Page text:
Historically, California rice straw has been burned not only to prevent disease but because it is the fastest and most economical method of straw disposal.

The Rice Straw Burning Reduction Act was passed in 1991 to gradually phase out the burning of rice straw burning in the Sacramento Valley by the year 2000.

A "safe harbor" clause in the law, however, allows conditional burning for rice diseases related to yield loss. The primary diseases are blast, stem rot, and aggregate sheath spot. A maximum of 25 percent of the acreage in any given year will be allowed, starting in 2001.

Alternatives to burning are incorporation, baling, and winter flooding. For each alternative there is a trade-off that could include an increase or decrease in weeds and disease, or a loss or gain of plant nutrition.

Incorporating rice straw into the soil by chopping, disking or tilling encourages rapid and complete decomposition prior to planting, but it may also encourage weed growth.

Baling removes the straw from the field with many of the same benefits as burning. This method is costly, and currently, there are few markets for baled straw.

Mark Lavy, a Biggs grower and president of Rice Producers of California, is burning his allotted acreage this year. The bulk of his rice straw removal is through incorporation, by chopping or disking the straw. Most of his fields are flooded in the winter.

Flooding advantages Winter flooding has several advantages. It accelerates straw decomposition, minimizes nitrogen loss, and provides a winter habitat for migratory birds.

Lavy is doing a limited amount of baling. "Baling is expensive, and there isn't really a market developed for it yet, so once you bale the straw, it just sits there."

He doesn't see baling as a viable option until the infrastructure and market become more developed. That may be changing soon with the signing of AB 2514 by Gov. Gray Davis. The bill allots funding to companies that use rice straw, which could include the manufacturing of ethanol, fiberboard, biomass energy, and livestock feed.

Mike Hair, University of California Cooperative Extension postgraduate researcher at Davis, has been working on a straw management project in Maxwell for the last seven years. He's used burning, baling, and incorporating at the experiment site.

How the straw is treated in the fall, he says, will determine the weed population the following year. Incorporation can increase the weed problem as the seeds are tilled under in the fall, protecting them from cold temperature and predation by waterfowl.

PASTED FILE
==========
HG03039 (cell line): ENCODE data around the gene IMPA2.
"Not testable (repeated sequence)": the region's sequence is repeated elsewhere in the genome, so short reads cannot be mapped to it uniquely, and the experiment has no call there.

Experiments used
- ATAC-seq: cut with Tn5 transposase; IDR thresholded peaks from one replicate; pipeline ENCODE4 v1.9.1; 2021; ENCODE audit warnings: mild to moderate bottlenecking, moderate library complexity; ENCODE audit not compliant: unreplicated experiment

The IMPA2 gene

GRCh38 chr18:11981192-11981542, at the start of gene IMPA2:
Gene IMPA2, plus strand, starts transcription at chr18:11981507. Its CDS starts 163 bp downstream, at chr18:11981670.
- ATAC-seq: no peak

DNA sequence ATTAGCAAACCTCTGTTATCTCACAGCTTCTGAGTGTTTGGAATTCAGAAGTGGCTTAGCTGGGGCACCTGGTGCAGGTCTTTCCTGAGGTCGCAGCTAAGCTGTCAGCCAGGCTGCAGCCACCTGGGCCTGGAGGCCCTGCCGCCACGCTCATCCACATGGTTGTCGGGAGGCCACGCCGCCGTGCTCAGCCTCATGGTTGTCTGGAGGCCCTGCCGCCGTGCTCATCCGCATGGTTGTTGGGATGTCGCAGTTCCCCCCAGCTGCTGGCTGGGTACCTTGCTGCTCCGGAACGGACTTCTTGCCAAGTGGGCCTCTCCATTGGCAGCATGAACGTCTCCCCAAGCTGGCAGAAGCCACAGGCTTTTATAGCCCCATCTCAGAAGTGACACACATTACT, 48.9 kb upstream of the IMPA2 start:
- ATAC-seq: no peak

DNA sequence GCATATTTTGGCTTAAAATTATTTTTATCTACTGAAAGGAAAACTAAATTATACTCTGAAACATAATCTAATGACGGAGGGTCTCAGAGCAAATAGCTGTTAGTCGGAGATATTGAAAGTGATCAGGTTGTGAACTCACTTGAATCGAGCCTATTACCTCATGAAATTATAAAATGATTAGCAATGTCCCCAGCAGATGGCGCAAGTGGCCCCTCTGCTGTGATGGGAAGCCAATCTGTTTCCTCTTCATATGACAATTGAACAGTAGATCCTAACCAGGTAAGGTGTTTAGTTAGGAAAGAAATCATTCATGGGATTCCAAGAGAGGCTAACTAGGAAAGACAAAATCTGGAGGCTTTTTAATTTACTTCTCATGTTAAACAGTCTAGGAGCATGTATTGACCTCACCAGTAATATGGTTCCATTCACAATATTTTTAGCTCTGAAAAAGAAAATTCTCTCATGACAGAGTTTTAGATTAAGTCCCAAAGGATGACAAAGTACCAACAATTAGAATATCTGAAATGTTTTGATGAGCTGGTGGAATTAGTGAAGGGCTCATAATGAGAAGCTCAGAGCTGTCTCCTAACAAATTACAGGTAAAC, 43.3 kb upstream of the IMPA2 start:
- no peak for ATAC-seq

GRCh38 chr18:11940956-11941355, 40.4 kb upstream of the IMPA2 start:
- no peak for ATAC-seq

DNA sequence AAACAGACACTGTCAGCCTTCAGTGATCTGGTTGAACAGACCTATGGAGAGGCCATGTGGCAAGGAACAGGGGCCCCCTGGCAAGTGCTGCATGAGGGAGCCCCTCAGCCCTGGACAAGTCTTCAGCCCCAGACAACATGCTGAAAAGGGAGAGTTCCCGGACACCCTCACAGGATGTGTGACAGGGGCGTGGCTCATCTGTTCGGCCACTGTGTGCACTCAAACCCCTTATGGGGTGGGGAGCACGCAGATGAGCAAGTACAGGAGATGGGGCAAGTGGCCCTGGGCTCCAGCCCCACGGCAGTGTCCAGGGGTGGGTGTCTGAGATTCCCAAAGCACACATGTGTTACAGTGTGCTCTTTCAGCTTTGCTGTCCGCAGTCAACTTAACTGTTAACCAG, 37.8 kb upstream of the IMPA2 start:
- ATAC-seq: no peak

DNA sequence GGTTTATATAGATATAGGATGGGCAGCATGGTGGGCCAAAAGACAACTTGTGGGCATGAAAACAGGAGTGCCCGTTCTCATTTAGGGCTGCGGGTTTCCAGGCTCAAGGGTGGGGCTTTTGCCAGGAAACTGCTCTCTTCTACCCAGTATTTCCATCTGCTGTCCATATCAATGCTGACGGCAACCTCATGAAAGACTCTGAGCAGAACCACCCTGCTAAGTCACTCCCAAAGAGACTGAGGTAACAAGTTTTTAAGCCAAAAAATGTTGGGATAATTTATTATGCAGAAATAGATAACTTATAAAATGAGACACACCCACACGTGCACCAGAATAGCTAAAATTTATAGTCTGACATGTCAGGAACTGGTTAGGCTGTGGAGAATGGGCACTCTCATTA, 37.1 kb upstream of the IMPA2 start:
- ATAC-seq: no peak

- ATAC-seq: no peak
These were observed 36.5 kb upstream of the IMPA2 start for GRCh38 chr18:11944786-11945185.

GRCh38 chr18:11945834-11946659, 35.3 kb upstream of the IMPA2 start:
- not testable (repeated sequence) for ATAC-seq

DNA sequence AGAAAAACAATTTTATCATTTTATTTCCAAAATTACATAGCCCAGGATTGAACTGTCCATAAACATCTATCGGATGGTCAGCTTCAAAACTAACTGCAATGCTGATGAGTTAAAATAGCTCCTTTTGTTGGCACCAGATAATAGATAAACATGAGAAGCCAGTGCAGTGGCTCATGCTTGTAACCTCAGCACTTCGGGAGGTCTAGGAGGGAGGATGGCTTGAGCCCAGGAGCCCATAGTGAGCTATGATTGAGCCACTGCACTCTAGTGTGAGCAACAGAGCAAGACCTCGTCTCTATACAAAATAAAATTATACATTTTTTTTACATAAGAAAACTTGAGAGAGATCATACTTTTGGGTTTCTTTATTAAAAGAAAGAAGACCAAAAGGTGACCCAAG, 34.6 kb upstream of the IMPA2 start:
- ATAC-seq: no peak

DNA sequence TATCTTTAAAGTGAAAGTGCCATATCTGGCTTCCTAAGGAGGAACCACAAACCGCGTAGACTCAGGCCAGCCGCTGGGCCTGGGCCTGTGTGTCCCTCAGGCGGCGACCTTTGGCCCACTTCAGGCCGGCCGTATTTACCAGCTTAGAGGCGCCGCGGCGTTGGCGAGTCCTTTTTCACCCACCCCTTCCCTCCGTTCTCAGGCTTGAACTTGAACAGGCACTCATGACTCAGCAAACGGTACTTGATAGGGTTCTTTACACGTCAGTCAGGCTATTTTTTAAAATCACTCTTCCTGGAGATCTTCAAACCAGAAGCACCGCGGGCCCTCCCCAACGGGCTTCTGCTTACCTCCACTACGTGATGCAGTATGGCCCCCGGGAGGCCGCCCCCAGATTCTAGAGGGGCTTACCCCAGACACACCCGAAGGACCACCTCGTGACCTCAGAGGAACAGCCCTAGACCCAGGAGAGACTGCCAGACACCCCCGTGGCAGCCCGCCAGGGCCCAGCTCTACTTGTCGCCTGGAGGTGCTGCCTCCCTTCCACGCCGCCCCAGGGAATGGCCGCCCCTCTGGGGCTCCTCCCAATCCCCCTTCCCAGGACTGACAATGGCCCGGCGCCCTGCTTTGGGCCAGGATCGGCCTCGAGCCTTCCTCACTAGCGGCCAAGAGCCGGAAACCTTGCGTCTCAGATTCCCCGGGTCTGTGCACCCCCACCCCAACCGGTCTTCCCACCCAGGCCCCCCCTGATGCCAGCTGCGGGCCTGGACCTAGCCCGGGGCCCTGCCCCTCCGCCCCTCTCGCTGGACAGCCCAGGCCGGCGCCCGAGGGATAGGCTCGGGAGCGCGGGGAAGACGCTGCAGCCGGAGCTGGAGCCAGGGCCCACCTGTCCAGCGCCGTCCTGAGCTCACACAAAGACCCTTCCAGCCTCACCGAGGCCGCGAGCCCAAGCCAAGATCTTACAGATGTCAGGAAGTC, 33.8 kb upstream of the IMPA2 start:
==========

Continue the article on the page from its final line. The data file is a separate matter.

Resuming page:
Watergrass was the primary weed problem at the test site. Straw left in the field, either incorporated or rolled, had a much higher weed density mass than plots that were burned or baled, Hair says.

Burning remains the cleanest method of maintaining weed control in the fields. "Baling is almost as clean as burning, but not quite," Hair says, adding, from a weed control perspective, baling is an excellent alternative to burning.

Burned and baled straw had far less weed populations than the incorporated plots. Plots that were rolled, where the straw is mashed down into the soil rather than disked in, were somewhat cleaner, but the greatest amount of weeds was where the soil was worked deeply.

Overall, the plots that were flooded in the winter, whether the straw was incorporated, baled, or burned, were slightly cleaner than the non-flooded plots.

Watergrass wins Even with increased herbicide use, Hair hasn't been able to control watergrass. "We've realized in the past year or so that our watergrass population was resistant to the chemicals," he says.

Plots in another trial in Butte County, using the same treatments as the Maxwell site, remained clean for five years with no treatment at all.

"We can't say that you will develop a weed problem if you use these treatments. If you have a clean field with no seed on the surface, incorporation is not going to hurt you," Hair says. But if a grower has an existing weed problem, and the seed is buried through incorporation of the straw, he can expect to worsen the problem.

Bob Webster, plant pathologist UC, Davis, has also been conducting research at the Maxwell test site. "In general, since we've stopped burning overall and began looking for alternatives, the stem rot and aggregate sheath spot incidents have increased with the alternative methods."

Webster found incorporation, combined with winter flooding, works well to reduce stem rot, but flooding has the opposite effect on aggregate sheath spot. It actually encourages the growth. Burning remains the most effective means for controlling aggregate sheath spot. "It's kind of a Catch 22," he says.

Some growers have used Quadris, a systematic broad-spectrum fungicide, to combat the aggregate sheath spot. Webster tried the fungicide on his test sites, but the results have been mixed. Sometimes Quadris worked, other times it didn't, and, he says, "It's very expensive."

Chris van Kessel, professor of agronomy and range science at UC, Davis, says, "There are pluses and minuses to the whole thing. We are better off with respect to nutrients when we incorporate because baling removes a lot of nutrients."

Incorporating the rice straw for five years or longer reduces the need for nitrogen by 25 pounds per acre. With continued incorporation, van Kessel expects reduction of another 25 pounds per acre, but it could take an additional 10 years or more before enough nitrogen is built up to reduce applications.

While incorporation increases nitrogen, it also increases the weed population and disease. Baling, on the other hand, reduces the weed population, but reduces the amount of nitrogen in the soil.

"It's a trade-off," van Kessel admits, adding a grower will have to look at his field to determine the weed, disease, and fertilizer situation before deciding which method best suits his operation.